In my research for my no spend month which I’m starting in a few days, I’ve been reading about people who have taken the challenge to the next level and have just completed a no spend year. A whole year without any extra spending. And it changed their lives.
Michelle McGagh did her own No Spend Year
Michelle McGagh, UK personal finance journalist from The Guardian completed a no spend year from Friday 27 November 2015 to 26 November 2016. She said, “The first six months were hard, but I found a new way of living and the challenge has left me wealthier and wiser.” Source.
She realized how much money she was spending on small incidental things. A drink at the pub, eating out at restaurants, and mindless shopping.
She used the extra money she saved to pay extra on her mortgage making a huge difference to the length of the loan and the satisfaction of knowing how much mortgage interest she’ll save.
She saved $37,100.
Michelle has written a book called The No Spend Year. There’s also a good TED Talk about her experience which I’ve included here.
But it’s not for everyone
My social life was virtually nonexistent and my contentment gone with it. I often canceled plans and ended relationships prematurely because I viewed them as an impediment to my professional and financial goals. I vividly remember one idle Saturday afternoon when, not having any work to do (for once), I realized there were people in the city out having drinks with their friends, and that I didn’t even know where to begin going about making plans like that.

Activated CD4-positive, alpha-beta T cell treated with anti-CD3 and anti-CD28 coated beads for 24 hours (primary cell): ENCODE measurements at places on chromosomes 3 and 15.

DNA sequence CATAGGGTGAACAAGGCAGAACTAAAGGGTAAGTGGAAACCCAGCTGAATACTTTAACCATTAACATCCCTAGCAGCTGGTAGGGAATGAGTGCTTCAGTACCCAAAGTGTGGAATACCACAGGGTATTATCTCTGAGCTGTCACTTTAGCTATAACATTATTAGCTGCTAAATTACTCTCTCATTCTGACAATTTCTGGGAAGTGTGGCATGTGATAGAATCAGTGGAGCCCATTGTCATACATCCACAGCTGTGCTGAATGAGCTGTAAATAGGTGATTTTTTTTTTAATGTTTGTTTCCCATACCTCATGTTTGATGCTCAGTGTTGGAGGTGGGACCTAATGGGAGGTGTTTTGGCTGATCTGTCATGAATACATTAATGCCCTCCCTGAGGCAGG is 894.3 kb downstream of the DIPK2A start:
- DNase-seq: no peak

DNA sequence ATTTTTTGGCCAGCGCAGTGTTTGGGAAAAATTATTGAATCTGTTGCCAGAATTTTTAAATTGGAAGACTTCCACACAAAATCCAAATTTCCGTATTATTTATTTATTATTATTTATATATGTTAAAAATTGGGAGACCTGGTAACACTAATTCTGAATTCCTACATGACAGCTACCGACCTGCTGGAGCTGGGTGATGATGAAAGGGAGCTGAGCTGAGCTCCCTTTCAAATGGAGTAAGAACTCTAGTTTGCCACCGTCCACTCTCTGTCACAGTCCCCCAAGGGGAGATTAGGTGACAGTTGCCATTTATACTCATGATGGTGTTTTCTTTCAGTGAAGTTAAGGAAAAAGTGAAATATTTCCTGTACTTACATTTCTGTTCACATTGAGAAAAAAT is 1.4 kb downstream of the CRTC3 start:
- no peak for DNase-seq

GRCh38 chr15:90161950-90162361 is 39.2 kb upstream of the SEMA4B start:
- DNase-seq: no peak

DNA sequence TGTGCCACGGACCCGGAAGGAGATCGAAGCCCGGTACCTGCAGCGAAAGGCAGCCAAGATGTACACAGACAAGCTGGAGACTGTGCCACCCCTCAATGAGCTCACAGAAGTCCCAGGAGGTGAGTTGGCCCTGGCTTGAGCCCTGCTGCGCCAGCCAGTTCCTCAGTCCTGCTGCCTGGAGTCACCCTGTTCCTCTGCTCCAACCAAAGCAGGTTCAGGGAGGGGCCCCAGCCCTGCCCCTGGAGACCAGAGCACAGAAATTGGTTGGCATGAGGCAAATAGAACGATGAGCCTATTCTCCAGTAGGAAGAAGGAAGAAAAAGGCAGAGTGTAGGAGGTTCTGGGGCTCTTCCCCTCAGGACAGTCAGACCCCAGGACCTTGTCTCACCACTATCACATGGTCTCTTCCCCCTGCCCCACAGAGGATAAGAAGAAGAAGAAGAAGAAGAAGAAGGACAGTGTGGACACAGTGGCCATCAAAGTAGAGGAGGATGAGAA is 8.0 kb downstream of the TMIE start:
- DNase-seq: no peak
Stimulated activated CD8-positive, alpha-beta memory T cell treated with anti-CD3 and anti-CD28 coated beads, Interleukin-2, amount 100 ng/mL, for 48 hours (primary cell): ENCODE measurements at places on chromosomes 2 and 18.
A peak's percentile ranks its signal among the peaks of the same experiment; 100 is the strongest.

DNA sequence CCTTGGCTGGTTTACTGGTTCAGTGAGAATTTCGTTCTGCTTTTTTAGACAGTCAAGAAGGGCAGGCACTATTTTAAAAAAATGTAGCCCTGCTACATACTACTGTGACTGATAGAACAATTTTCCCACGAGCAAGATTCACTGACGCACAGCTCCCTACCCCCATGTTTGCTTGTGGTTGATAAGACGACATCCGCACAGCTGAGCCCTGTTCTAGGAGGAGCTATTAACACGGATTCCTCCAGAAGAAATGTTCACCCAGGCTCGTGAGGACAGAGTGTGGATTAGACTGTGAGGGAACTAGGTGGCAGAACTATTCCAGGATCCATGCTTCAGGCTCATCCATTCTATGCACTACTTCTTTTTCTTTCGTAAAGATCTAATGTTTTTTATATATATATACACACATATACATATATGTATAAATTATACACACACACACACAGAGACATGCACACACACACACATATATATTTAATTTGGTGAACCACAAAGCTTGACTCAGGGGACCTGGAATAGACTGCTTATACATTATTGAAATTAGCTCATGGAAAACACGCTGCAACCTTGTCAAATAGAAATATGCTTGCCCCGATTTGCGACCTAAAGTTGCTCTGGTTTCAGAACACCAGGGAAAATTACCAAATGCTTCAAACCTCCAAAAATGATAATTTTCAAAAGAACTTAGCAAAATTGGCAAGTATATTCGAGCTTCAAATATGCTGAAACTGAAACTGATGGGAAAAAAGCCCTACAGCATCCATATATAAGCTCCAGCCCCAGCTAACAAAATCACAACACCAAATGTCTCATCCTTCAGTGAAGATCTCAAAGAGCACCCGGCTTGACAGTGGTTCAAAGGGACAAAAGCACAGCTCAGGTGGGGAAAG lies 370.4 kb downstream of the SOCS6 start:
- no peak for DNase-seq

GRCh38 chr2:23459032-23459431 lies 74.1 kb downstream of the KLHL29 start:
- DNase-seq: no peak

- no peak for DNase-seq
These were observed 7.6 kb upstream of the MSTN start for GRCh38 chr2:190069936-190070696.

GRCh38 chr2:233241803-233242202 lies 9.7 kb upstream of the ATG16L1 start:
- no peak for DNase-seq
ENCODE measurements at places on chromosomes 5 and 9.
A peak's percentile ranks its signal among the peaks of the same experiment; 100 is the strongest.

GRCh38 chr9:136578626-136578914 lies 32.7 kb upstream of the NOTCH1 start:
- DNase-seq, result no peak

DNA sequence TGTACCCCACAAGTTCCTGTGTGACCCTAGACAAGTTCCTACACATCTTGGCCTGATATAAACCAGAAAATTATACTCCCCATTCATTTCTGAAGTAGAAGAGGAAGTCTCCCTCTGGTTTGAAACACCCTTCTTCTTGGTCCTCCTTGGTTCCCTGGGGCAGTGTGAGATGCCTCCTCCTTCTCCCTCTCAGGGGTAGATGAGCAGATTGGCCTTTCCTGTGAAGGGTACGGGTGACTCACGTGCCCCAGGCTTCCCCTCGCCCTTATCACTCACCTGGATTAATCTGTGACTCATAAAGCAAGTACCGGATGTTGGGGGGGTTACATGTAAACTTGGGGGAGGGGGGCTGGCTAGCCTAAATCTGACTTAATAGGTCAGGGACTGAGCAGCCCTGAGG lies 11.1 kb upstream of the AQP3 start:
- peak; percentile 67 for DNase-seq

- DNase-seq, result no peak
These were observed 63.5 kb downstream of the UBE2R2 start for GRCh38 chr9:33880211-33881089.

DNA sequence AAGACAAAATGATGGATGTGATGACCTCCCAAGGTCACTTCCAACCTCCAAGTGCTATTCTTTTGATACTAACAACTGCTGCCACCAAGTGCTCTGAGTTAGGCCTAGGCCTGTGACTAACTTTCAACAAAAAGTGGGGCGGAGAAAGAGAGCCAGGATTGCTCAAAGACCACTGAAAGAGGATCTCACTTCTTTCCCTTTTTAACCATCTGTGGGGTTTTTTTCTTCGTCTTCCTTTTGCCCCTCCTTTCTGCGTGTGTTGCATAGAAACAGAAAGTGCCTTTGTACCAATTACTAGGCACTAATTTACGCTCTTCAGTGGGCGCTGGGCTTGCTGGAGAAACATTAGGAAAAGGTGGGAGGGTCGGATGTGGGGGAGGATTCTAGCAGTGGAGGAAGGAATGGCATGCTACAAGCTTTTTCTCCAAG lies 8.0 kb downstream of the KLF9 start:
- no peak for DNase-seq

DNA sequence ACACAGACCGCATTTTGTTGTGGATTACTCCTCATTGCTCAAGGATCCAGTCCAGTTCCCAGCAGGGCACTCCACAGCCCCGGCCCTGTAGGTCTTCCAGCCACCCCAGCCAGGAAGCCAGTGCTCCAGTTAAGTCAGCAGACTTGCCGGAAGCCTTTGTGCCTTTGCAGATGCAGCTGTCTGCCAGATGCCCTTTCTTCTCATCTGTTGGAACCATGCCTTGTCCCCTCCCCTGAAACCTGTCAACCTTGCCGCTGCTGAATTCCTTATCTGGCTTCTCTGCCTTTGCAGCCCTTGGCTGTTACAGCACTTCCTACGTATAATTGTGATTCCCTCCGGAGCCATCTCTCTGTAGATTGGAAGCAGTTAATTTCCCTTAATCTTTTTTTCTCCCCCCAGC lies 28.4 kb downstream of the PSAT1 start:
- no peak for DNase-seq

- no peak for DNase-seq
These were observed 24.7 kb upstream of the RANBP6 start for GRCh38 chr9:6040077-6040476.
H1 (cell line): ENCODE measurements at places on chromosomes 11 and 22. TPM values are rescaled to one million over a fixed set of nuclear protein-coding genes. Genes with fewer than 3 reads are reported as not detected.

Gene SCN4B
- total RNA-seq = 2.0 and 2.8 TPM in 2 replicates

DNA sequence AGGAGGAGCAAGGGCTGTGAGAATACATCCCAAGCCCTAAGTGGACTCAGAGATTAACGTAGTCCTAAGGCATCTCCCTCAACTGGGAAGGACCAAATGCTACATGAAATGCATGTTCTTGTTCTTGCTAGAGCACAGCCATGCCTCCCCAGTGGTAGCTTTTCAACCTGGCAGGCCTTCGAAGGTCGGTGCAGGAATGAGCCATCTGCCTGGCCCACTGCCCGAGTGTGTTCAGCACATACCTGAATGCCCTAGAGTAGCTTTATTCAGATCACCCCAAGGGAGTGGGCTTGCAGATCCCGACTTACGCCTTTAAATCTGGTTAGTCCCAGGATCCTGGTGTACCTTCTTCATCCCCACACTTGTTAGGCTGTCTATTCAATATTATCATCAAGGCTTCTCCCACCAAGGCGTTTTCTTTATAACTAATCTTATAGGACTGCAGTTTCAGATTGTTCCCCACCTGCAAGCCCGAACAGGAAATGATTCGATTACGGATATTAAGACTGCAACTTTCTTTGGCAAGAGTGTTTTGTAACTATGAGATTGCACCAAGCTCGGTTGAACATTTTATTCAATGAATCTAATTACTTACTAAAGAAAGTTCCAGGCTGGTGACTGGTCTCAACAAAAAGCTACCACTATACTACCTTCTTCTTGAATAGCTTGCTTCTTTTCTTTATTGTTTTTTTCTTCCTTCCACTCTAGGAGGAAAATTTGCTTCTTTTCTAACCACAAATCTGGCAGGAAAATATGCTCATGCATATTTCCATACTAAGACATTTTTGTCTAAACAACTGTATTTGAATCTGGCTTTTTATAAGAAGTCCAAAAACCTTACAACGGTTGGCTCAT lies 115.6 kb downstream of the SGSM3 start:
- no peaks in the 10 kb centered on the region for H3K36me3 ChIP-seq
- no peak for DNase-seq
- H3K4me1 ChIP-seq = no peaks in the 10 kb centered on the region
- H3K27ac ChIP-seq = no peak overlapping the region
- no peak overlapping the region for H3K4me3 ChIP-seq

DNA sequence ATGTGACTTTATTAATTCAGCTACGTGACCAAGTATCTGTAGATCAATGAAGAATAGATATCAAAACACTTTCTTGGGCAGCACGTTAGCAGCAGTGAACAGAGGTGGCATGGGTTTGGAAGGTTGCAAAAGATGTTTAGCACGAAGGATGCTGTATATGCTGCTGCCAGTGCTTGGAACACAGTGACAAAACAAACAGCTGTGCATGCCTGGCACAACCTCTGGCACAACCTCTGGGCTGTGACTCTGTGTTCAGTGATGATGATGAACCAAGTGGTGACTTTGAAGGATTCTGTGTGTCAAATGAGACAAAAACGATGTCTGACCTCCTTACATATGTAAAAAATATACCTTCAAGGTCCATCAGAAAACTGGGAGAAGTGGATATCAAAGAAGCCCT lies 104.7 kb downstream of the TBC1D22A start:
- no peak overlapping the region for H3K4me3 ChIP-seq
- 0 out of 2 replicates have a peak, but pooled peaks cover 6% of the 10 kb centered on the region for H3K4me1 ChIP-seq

It made me profoundly sad.
It changed his life too. But not for the better. Sure he had a lot of extra income but at a cost.
And it’s here I have to agree.
I couldn’t do a no spend year.
One month I enjoy, but I plan for that. A week, or weekend, is doable for most everyone. A whole year is taking things too far. It’s extreme minimalism at it’s best, and while living below your means is something I believe strongly in, if it impacts your relationships to your personal detriment, well, that’s a line you shouldn’t cross.
I like having control over my finances. I like the power of being able to save money, earn money, invest and make money.
But I wouldn’t do a spending freeze for any longer than a few weeks at a time.
Especially not if it made me or my family miserable.
We all need that balance. And my life is exactly where I want it to be.
Could you quit shopping for a whole year?